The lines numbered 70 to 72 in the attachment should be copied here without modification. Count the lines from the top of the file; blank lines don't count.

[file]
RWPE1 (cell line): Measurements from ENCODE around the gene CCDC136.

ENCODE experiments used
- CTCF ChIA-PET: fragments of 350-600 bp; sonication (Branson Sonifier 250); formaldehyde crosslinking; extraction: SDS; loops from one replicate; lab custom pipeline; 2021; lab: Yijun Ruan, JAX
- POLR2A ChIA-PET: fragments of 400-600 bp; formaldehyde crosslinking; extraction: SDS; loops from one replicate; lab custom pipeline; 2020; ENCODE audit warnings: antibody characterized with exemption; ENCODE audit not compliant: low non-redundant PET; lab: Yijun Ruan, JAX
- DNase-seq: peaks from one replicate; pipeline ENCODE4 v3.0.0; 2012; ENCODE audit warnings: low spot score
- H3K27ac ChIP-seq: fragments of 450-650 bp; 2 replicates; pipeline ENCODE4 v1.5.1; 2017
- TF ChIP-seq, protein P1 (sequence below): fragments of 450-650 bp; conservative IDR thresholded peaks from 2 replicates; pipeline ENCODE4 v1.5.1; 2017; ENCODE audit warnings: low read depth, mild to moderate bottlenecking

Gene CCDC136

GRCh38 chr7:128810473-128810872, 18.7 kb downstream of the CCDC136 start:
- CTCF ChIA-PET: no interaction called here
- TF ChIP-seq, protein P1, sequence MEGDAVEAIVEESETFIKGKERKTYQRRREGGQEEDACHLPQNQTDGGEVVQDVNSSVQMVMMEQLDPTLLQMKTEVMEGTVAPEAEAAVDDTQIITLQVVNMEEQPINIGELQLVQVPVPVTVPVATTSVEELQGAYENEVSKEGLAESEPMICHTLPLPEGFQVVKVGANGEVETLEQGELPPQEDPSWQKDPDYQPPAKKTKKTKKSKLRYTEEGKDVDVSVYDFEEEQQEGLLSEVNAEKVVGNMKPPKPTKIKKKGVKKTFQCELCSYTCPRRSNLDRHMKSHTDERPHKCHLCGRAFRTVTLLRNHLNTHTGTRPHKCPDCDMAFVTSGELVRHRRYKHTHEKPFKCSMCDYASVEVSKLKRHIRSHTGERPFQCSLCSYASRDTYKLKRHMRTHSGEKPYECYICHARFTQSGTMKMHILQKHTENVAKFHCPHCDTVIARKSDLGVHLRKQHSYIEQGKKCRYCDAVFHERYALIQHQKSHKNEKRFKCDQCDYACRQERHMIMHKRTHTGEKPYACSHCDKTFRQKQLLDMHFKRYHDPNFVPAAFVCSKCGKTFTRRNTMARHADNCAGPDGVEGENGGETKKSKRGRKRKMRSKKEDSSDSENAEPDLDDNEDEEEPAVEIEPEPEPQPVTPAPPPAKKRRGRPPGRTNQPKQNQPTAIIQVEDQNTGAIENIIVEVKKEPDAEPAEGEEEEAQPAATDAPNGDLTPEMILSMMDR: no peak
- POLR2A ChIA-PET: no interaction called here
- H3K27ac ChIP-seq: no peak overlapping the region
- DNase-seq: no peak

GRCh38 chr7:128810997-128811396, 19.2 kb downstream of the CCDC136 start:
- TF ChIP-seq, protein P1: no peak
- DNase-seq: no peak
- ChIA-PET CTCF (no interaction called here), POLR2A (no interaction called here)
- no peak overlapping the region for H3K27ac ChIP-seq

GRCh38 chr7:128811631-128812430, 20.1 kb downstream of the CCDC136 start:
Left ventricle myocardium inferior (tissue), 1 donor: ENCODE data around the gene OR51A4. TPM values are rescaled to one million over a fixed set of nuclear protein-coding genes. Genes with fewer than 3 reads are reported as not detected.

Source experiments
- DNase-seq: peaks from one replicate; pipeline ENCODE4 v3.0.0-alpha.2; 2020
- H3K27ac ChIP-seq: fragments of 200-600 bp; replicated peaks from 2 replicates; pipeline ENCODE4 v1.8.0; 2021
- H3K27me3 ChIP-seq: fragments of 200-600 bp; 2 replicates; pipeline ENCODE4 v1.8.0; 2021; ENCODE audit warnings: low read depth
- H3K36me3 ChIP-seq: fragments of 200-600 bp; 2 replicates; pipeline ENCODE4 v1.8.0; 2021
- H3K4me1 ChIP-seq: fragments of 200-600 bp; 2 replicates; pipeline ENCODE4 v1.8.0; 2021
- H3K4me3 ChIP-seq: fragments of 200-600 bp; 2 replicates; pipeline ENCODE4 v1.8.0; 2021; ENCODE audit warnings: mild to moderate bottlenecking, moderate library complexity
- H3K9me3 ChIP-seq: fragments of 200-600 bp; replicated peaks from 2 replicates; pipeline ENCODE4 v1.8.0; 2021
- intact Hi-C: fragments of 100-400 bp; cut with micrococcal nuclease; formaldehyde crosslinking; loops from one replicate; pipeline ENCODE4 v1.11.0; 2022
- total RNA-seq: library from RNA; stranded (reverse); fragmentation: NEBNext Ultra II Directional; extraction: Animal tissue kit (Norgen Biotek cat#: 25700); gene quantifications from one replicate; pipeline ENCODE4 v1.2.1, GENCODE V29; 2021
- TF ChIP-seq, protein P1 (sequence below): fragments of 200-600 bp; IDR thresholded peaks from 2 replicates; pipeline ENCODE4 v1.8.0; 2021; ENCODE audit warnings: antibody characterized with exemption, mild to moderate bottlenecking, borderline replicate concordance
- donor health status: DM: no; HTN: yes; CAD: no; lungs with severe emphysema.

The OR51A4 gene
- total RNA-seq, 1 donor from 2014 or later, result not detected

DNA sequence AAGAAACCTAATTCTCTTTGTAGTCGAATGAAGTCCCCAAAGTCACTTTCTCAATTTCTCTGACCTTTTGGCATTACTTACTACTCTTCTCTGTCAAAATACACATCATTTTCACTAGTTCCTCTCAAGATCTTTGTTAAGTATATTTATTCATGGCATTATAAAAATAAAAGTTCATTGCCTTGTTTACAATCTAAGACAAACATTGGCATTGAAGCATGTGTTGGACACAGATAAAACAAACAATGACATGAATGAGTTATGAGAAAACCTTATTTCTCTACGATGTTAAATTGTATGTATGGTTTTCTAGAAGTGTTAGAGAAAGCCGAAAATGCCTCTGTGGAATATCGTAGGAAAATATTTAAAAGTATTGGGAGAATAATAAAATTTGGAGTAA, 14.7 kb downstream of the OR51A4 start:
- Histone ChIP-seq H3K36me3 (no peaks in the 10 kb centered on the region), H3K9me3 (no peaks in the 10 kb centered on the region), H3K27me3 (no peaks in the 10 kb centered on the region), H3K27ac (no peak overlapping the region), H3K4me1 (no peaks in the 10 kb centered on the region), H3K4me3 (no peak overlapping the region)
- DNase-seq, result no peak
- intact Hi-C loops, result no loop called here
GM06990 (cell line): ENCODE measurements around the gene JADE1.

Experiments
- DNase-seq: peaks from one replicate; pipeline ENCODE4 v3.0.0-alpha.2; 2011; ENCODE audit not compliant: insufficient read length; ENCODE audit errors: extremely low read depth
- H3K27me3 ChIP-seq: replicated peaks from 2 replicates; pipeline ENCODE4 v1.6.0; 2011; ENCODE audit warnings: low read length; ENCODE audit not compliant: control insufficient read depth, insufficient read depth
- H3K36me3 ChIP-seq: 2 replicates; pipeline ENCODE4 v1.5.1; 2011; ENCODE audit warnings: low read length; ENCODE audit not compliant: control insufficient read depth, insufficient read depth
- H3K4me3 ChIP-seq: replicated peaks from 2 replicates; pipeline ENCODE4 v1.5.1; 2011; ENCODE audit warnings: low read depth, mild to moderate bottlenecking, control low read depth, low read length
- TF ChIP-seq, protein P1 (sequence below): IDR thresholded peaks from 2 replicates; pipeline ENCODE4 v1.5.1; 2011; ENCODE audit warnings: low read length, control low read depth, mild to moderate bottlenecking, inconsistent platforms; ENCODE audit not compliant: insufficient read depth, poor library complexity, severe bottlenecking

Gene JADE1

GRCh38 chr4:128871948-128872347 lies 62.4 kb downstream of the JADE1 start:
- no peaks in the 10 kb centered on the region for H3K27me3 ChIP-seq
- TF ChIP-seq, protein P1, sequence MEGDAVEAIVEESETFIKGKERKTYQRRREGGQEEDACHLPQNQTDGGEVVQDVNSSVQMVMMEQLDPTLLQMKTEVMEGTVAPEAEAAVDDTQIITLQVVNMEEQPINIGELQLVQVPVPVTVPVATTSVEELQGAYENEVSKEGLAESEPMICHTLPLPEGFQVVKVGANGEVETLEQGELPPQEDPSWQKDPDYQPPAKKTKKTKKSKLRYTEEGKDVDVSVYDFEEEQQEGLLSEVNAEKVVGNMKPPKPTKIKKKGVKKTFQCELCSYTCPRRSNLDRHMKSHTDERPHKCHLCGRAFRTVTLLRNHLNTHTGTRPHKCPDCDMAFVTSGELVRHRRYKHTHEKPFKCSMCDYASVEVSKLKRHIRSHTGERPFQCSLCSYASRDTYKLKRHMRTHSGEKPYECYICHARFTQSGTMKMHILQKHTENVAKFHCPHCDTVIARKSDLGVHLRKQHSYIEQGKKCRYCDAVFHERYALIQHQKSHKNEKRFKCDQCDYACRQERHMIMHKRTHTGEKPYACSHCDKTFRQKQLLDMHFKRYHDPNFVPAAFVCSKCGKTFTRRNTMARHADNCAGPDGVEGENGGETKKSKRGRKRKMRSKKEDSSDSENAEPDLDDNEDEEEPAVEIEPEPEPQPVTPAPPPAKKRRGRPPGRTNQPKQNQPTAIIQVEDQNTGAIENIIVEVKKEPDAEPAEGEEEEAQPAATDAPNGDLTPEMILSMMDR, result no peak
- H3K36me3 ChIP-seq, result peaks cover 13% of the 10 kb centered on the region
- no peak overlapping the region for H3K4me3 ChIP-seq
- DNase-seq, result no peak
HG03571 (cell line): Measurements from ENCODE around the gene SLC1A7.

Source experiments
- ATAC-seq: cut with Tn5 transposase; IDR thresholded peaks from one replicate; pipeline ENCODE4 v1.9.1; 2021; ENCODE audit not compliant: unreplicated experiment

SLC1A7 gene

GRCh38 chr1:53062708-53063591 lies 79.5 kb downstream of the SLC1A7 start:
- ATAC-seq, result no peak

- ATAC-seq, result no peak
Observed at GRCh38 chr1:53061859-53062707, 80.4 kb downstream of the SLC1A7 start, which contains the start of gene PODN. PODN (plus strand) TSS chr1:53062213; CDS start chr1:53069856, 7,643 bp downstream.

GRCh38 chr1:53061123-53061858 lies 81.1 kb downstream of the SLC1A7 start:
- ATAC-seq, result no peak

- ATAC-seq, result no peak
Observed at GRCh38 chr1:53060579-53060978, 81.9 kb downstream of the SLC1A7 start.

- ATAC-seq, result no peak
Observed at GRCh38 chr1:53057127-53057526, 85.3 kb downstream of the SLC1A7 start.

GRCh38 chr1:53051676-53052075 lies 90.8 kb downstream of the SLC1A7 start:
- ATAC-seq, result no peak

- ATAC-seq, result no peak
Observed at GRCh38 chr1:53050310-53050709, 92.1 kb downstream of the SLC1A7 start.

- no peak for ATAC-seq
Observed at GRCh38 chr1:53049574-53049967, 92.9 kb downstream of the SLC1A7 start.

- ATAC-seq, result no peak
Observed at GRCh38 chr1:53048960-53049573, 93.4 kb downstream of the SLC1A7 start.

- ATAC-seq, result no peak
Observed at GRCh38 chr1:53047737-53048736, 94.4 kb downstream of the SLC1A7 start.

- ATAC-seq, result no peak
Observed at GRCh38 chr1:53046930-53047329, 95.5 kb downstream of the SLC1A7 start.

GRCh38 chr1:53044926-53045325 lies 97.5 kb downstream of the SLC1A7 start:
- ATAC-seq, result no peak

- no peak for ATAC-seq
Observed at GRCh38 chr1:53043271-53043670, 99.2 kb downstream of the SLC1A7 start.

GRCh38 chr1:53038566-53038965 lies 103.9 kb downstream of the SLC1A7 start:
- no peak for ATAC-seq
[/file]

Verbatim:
- ATAC-seq, result no peak
Observed at GRCh38 chr1:53050310-53050709, 92.1 kb downstream of the SLC1A7 start.

- no peak for ATAC-seq